I do not think this is by accident. I think this happens because companies that use Weak PMO organizations allow functional managers to be in charge or budgets, people and practices. (Whether a Weak PMO suggests them or not).
This creates a massive conflict of interest.
Functional managers rarely create processes that would wind up holding themselves more objectively and measurably accountable. These missing processes include: EVM, PBS, WBS, schedules with dependencies and critical paths shown, Productivity and Quality Metrics. (And before anyone thinks about responding with the suggestion these things do not apply. They always do. Regardless of what industry you are in. Especially for those creating software. But they have to be used properly. Most often you will find those who say these do not apply have never used them correctly and/or are using scare tactics to avoid that objective and measurable accountability I mentioned. And yes they work for Agile).

Weak PMO Characteristics

Devolves PMs down to Coordinators at best in many situations.

  • Authority – Held by Functional Managers not PMO.
    1. Budget
    2. Product
    3. Process
  • Reporting
    1. PMs report to Functional Managers. I believe there is a conflict of interest. When people work for, are paid and appraised by managers whose organizations they are driving (or testing in the case of QA) those personnel are under passive or even aggressive pressure to align with those managers not necessarily what is right for the company.
    2. Functional Managers share power. This creates a power sharing democracy. I believe this rarely works. Without objective measures subjectivity, opinion and spin rule the day and increase politics. Now we make that worse by thinking co-equal management will work things out in the company’s best interest. With their own interest being secondary. That rarely happens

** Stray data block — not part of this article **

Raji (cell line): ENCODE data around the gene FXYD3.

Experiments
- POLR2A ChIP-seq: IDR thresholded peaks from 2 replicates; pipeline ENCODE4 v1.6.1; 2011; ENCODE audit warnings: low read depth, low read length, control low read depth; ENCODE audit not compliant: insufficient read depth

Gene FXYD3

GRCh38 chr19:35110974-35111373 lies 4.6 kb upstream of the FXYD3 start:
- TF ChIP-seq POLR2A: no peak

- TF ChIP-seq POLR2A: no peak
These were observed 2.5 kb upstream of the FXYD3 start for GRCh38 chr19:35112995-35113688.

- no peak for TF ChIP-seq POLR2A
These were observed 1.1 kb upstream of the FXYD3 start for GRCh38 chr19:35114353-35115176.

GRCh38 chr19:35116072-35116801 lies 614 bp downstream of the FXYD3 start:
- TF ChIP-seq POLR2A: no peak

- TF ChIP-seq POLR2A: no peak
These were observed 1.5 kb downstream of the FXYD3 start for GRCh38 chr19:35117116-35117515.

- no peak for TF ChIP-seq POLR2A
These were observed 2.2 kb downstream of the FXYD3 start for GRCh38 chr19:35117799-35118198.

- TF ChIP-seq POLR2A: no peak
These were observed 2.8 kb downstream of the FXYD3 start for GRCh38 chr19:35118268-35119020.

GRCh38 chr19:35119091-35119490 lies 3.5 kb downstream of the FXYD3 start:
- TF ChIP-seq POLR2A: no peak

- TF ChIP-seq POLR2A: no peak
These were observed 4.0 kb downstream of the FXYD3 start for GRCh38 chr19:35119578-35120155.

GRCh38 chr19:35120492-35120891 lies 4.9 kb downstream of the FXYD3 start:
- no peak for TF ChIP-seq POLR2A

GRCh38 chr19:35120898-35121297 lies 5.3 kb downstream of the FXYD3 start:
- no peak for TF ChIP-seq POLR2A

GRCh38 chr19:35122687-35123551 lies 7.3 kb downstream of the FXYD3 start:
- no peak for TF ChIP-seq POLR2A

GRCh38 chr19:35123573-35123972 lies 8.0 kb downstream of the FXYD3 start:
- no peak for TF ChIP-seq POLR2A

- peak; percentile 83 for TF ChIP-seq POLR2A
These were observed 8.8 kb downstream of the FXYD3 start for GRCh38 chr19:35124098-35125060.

There is no such thing as a perfect process set or organizational structure. But there is what works best most often.
Some degree of poor practice use can be overcome by great teams (which are rare as well. Even though we like to think otherwise) and great practices can be wiped out by bad leadership.
But Apples to Apples I believe the Strong PMO structure is far better than the Weak model.
The primary reason there is inherently less politics and as such inherently less selfishness, stonewalling, delay and settling in order to further individual leader’s personnel interests.
Lessening those politics and counterproductive levels of “democracy” results in better and faster decisions in the company’s best interest.
This structure also usually leads to use of actual best practices which in many cases is even more important than the Strong PMO model being in place. I believe this occurs because the PMO is acting as the company/customer. As such imposing objective measures on those who support them is always easier than leaders doing so to themselves. (As for the Strong PMO having to much power and being held accountable themselves. Those functional managers should have C-Level representation as well as the Strong PMO. They should have say in how affective the PMO and their practices are. Additionally all of those objective measures I have been talking about also reflect on the PMs ability to do their jobs as well. They own cost and schedule. The functional groups own the people and processes that create the product.)